How to Manage Your LinkedIn Network Post-Employment or Consulting

How to Manage Your LinkedIn Network Post-Employment offers concise advice for taking the right Connections with you, and how to bow out of the others.

Manage Your LinkedIn Network Post-Employment[UPDATED] One of the key principles of the “Executive’s Guides” is that people need to create networks of trusted people that are independent of organization if they want to maximize their careers in the 21st century. In other words, an executive’s network is his/hers. It doesn’t belong to any company.

Moreover, when you start a new job or consulting assignment, you don’t know where the bodies are buried, and you don’t know who’s on the level with your new colleagues or engagement sponsors.

You don’t have much time to move the ball. Who are you going to lean on for their peripheral vision?

Your LinkedIn network. Therefore, here are a few rules I advise people to follow when separation occurs.

Quick Checklist for Separating from an Employer or Client

You have just gotten a new job, have been laid off or have just separated from a consulting client. How do you manage the transition from a LinkedIn perspective? Here’s a quick list:

  • Review your LinkedIn connections from the company. Do they include people you connected to for political reasons? People you wouldn’t normally connect to? Disconnect from them. Ditto for the “extended enterprise” of partners, etc.
  • Review who’s left. Think about what kind of relationship you want, post-separation. Write a short note to each person, saying you want to keep in touch and saying that you are interested in helping them. Suggest how you might help them, and be as specific as possible. Do this for the most important people.
  • There may be other people on the list whom you know less well. Review their profiles, especially Groups discussions in which they’ve participated (if you are also a member of those Groups). Google their names (enclose within quotes to make a phrase, i.e. “christopher s. rollyson”), review their Twitter and Google+ accounts. What are they interested in, how can you imagine helping them?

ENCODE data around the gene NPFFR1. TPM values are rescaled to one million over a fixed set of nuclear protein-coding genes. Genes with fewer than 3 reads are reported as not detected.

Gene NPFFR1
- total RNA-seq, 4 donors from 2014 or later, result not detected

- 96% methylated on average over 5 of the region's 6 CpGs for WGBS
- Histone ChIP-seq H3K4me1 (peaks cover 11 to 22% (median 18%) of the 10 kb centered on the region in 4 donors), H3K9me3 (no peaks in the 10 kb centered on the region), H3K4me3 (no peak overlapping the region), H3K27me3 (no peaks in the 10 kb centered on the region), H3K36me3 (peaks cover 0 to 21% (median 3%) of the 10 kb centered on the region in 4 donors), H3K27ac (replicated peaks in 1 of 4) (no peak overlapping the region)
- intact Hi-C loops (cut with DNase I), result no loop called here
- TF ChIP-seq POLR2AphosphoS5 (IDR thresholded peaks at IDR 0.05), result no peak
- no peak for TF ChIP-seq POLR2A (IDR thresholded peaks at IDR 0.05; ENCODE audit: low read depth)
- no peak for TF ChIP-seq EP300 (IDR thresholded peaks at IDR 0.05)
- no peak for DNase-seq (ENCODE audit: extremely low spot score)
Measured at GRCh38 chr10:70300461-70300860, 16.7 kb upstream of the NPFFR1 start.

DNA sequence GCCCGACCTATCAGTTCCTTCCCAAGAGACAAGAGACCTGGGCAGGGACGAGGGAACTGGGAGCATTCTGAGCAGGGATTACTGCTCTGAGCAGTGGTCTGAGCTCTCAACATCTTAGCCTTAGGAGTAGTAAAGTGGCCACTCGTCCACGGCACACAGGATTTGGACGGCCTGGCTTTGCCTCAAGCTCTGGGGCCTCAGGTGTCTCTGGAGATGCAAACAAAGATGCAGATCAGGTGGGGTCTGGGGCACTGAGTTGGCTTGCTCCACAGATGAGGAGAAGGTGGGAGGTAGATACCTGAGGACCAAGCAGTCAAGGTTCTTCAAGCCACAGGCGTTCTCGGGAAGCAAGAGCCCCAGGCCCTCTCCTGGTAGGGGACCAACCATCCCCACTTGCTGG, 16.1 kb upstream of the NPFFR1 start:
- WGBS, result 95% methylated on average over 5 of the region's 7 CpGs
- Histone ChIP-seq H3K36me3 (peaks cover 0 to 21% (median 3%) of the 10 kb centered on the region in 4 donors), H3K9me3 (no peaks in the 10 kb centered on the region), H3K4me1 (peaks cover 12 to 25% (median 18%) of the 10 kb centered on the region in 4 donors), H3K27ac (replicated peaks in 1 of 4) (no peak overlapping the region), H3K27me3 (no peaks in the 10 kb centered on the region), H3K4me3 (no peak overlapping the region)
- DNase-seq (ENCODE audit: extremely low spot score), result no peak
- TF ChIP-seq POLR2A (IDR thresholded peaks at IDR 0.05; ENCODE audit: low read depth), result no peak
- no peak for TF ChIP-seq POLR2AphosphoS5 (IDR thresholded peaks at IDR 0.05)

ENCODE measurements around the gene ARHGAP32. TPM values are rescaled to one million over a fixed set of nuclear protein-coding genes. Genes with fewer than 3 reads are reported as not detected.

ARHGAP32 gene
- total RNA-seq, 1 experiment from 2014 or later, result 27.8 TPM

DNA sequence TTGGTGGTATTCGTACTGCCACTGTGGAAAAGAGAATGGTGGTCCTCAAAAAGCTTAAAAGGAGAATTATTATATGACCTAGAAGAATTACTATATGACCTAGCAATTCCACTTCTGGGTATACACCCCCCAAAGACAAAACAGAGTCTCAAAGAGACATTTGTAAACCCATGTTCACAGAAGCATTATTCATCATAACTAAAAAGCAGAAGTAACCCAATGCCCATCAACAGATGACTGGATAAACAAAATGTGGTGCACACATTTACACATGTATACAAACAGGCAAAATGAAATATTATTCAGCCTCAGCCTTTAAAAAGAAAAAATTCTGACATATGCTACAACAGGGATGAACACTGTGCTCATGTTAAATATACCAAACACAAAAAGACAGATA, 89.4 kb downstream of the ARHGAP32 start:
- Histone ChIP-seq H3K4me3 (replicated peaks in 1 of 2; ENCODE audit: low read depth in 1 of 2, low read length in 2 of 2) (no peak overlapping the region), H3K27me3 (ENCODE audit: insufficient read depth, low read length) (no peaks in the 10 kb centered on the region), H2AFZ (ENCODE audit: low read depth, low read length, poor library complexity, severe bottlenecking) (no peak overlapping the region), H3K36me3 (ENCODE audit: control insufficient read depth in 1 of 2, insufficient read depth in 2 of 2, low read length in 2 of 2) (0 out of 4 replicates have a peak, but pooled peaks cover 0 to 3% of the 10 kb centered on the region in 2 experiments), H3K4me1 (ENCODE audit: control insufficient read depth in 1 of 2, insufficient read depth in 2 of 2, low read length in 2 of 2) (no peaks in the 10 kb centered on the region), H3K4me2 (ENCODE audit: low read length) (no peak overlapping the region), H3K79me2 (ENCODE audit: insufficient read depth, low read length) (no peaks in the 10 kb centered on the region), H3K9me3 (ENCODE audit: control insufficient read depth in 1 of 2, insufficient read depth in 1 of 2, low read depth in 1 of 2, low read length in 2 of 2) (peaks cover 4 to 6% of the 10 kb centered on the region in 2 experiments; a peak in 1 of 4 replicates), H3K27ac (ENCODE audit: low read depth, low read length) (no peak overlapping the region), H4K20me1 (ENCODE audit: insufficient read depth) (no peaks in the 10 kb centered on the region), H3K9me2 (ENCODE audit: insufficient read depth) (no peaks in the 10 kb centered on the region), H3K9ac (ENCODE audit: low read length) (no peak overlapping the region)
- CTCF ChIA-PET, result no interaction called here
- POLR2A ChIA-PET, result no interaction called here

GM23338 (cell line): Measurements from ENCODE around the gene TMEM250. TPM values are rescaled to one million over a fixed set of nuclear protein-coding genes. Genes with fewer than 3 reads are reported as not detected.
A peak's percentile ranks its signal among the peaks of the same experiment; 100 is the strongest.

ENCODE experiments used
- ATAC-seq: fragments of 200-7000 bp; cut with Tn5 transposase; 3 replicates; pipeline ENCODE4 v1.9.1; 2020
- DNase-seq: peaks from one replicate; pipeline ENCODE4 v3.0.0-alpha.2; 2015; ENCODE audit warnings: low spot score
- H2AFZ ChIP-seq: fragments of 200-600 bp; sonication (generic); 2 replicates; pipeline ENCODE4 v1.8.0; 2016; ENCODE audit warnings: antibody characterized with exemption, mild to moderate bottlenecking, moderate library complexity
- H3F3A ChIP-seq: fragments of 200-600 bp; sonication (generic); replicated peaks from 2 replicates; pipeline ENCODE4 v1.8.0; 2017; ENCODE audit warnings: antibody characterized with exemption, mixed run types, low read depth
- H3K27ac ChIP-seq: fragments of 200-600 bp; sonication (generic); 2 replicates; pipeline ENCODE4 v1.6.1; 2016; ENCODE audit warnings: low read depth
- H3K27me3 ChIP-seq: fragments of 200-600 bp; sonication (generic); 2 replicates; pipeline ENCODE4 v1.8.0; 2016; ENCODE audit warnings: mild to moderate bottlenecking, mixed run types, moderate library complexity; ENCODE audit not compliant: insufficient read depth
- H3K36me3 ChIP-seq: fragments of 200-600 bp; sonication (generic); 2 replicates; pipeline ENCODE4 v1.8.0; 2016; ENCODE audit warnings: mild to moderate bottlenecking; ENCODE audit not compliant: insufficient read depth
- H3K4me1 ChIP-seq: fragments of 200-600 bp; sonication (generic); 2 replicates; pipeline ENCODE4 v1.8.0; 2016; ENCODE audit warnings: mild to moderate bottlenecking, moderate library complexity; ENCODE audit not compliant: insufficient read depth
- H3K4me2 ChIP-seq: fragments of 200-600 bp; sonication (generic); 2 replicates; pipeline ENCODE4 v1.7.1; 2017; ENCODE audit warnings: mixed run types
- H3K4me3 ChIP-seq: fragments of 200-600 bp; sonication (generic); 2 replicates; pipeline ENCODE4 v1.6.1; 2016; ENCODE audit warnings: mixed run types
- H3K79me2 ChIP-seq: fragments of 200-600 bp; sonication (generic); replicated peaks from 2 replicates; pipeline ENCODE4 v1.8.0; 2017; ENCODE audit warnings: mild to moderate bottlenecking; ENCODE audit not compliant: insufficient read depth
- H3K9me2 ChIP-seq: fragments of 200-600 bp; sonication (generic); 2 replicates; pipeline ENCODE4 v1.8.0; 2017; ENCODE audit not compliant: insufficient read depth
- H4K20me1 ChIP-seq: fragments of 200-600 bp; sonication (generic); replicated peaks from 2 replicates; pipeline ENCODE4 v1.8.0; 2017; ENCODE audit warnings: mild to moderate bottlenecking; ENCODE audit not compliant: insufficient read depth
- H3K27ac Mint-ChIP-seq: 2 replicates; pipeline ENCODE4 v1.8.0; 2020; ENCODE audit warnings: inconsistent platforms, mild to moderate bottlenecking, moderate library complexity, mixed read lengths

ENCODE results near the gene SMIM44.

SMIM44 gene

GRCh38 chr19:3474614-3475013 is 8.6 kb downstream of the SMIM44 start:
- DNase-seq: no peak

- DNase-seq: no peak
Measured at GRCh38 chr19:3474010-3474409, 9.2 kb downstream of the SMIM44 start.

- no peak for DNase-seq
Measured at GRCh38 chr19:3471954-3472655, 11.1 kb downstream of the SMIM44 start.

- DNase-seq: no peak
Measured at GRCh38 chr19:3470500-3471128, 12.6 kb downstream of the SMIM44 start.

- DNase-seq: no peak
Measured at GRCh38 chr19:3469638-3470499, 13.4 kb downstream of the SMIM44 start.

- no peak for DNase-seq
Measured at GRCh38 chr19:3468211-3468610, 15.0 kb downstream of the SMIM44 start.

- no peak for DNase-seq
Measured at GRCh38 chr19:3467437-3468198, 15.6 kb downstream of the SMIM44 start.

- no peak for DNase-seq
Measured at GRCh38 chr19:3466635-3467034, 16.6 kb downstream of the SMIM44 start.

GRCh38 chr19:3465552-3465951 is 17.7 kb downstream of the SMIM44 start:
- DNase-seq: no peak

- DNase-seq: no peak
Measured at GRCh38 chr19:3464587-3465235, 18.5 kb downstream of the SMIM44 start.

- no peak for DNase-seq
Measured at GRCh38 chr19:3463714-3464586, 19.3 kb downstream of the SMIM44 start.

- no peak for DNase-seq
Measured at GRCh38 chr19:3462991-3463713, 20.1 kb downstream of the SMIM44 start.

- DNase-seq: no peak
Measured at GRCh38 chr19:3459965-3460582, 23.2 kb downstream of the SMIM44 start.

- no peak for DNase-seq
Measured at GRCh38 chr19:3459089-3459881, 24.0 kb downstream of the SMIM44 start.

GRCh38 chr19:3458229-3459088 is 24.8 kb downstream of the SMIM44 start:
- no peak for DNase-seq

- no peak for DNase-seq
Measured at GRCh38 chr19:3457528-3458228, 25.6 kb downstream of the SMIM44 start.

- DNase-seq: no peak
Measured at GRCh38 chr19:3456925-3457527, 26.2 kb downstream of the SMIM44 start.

• Realize that, since you’re now out of the organization, you are less restricted, and you can develop relationships more freely. No longer assume, as before, because someone sits in such-and-such business unit, you can’t or must collaborate with them. At the same time, they are still in the organization. You can become a catalyst and even more valuable to them outside the company. Use your mobility and openness to your advantage.
  • Post-separation, there are people you knew the best and people you may not have known that well but whom you liked, trusted or whom you’d like to know better. Keep them apprised about your plans. Ask for their advice when using LinkedIn messages, email, Quora or industry-specific forums. Share tidbits of market insight, once a quarter or so, using LinkedIn messages.
  • An emotional note: guard against being “needy” if job searching or looking for other contracts. Be clean by realizing nobody owes you anything.
  • Remember, when you disconnect from people, LinkedIn doesn’t notify them. They won’t know unless they look in their connections list and specifically look for you. You won’t be there, and they won’t be able to see your profile.

Parting Shots

  • If you have some “down time,” this is an excellent time to conduct a LinkedIn Network Review. In other words, follow the same process for your whole LI network. It’s like a garden that needs periodic pruning. More on this here: Reclaiming Your LinkedIn Network.
  • Another invaluable tool I developed is the Relationship Value Map, which helps you manage much larger networks well.
  • This is also an opportunity to expand your network in the company because you are no longer constrained to a consulting engagement or a job function. Your keycard now is adding relevant value and not being pushy. The better you can answer the question, “How can I help him/her?” the more mobile you can be.
  • The smartest companies will help you to do this. See Alumni 2.0—Employer-Employee Realignment.

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